This increasingly matters as HD movies and TV becomes more mainstream. Right now, Netflix alone consumes one-third of all the download bandwidth in the U.S. at peak times.
Hollywood and other movies-on-demand services had better get busy offering compelling services. More than half the upload bandwidth in the U.S. is consumed by BitTorrent.
I think the minority of providers who figure out how to offer vastly higher speeds at very low cost will survive, and the Time Warners will get out of the ISP business for good.
No, AT&T didn't announce gigabit fiber in Austin
Hours after Google announced that Austin would get the Google Fiber treatment, AT&T (which is headquartered in Dallas) announced that it would build a gigabit fiber network of its own in Austin.
Or, at least that's what the news reports would have you believe. But if you look at the press release, it was really a passive-aggressive bit of whining about Google getting special treatment from Austin authorities.
Instead of announcing a plan to build fiber optic connectivity in Austin, AT&T actually announced that "it is prepared to build an advanced fiber optic infrastructure in Austin," according to the announcement press release.
"Prepared to build" does not mean "plans to build."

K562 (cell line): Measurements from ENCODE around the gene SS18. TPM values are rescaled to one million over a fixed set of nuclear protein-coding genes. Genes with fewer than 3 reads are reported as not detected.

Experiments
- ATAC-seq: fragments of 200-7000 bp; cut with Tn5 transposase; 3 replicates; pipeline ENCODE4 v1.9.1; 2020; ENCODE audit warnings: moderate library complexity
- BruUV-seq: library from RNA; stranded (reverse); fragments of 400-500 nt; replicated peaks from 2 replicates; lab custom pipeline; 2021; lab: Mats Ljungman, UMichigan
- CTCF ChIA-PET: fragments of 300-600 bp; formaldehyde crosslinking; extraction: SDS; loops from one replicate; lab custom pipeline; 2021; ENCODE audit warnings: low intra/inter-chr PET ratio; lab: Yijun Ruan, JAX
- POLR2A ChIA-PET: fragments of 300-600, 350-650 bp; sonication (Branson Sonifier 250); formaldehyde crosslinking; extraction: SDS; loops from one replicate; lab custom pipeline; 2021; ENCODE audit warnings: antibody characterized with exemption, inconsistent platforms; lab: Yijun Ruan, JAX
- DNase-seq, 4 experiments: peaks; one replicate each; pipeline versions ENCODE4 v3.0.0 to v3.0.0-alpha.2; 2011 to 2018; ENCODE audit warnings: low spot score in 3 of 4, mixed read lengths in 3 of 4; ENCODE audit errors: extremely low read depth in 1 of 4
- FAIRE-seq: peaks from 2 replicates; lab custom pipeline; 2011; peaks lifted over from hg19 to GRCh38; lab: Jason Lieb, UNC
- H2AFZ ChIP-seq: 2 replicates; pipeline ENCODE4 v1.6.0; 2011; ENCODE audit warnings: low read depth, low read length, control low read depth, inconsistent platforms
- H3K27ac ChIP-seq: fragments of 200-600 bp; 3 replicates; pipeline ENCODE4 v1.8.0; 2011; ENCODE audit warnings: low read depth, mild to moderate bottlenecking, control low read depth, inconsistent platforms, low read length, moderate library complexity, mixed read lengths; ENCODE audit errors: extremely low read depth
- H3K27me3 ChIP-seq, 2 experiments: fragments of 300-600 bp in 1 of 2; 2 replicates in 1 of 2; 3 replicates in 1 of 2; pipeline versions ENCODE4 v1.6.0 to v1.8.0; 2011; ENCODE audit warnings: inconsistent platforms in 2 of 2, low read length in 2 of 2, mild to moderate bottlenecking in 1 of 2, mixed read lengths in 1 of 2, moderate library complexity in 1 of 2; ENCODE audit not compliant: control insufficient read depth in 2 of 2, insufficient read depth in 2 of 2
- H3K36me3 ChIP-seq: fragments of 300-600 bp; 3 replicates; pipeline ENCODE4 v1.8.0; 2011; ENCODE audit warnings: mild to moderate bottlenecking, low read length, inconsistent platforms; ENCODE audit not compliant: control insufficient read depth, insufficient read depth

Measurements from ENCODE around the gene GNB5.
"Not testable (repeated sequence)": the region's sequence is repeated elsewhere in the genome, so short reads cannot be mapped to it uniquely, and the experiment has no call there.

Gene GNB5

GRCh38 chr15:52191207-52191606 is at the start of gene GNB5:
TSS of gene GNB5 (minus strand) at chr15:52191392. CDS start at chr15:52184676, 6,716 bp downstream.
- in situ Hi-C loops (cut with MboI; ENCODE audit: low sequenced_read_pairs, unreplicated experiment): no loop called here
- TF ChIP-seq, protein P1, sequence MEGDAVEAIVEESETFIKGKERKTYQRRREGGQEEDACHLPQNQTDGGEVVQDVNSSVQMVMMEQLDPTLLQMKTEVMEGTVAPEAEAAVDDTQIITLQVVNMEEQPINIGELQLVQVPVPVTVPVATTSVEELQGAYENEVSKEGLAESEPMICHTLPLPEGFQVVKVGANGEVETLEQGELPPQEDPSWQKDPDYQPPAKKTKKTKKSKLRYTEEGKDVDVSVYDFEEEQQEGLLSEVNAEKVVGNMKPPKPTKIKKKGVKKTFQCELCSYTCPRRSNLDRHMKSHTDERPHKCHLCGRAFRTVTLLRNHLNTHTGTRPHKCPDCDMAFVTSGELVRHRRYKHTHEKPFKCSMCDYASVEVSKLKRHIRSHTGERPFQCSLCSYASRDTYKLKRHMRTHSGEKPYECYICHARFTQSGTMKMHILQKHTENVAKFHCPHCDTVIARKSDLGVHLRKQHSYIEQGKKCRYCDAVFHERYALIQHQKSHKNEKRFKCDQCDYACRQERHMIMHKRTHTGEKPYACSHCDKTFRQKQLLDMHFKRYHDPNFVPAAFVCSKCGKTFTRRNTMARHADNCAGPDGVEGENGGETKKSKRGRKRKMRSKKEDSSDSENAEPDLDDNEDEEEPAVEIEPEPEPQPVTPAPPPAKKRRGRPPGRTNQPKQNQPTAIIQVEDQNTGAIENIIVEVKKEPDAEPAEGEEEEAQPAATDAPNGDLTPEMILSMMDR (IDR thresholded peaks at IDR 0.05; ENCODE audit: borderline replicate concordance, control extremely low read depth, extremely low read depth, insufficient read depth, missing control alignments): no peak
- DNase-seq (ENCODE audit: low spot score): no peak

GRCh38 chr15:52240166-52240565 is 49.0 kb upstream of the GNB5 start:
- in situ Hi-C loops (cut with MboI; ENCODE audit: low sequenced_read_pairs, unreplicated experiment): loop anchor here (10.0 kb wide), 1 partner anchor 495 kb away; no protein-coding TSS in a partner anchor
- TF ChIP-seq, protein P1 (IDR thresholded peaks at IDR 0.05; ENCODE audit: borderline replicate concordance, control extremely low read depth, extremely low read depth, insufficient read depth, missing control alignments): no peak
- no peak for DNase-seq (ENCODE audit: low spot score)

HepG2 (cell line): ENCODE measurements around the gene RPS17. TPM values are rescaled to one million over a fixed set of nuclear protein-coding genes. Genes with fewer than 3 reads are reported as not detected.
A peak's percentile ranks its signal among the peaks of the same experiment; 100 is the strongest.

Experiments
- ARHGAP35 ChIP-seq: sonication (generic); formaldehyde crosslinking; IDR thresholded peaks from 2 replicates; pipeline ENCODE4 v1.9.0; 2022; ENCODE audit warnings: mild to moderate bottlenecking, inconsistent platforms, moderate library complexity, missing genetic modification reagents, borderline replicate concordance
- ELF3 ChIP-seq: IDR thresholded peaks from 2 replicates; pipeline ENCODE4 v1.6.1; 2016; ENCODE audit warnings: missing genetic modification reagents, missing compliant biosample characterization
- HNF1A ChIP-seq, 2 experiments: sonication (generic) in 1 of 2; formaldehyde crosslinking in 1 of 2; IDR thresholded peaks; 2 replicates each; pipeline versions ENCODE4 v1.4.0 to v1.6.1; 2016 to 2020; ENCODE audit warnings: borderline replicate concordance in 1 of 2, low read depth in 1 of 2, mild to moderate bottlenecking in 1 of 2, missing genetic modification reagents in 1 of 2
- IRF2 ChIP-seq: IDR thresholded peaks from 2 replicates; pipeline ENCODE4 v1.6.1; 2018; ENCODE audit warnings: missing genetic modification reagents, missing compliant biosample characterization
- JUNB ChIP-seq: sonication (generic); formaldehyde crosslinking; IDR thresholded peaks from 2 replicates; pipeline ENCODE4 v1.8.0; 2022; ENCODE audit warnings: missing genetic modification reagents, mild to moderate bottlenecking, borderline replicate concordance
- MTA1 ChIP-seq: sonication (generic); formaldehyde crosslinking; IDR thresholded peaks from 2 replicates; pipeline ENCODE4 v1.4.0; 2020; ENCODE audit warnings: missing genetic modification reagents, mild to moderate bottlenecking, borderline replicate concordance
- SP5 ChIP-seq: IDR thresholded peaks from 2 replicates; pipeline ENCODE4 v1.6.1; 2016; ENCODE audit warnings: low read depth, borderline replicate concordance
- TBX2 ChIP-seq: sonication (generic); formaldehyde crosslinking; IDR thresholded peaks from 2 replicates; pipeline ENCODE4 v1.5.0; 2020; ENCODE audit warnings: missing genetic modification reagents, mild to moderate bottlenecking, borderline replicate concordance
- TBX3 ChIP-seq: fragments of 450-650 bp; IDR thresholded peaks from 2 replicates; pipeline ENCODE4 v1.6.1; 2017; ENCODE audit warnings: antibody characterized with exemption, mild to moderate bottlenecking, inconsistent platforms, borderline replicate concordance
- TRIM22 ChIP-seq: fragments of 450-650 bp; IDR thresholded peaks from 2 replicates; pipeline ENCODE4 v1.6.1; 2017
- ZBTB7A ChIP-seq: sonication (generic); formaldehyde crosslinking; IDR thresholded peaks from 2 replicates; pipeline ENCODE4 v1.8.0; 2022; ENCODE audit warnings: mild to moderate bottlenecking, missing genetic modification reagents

Then the whining began: AT&T's plans "anticipate it will be granted the same terms and conditions as Google on issues such as geographic scope of offerings, rights of way, permitting, state licenses and any investment incentives."
The release ended with this zinger: "Our potential capital investment will depend on the extent we can reach satisfactory agreements."
In other words, the whole reason for AT&T's press release was not to announce the intention to build fiber optic gigabit Internet connectivity, but instead to complain about preferential treatment of Google by local authorities.
AT&T has a point. Local, state and government regulations and restrictions are a big part of why our Internet speeds are so slow. And that's yet another reason why Google Fiber is so brilliant.
Google is simply smarter than AT&T
Rather than approaching individual cities and begging them for permission to lay fiber, Google held a big contest and said, in effect: "OK, we're going to pick a city to gain a massive economic boost. You want it? What are you going to do for us?"
Then they started choosing from among the 1,100 applicant cities based on which ones were most serious about making Google Fiber possible.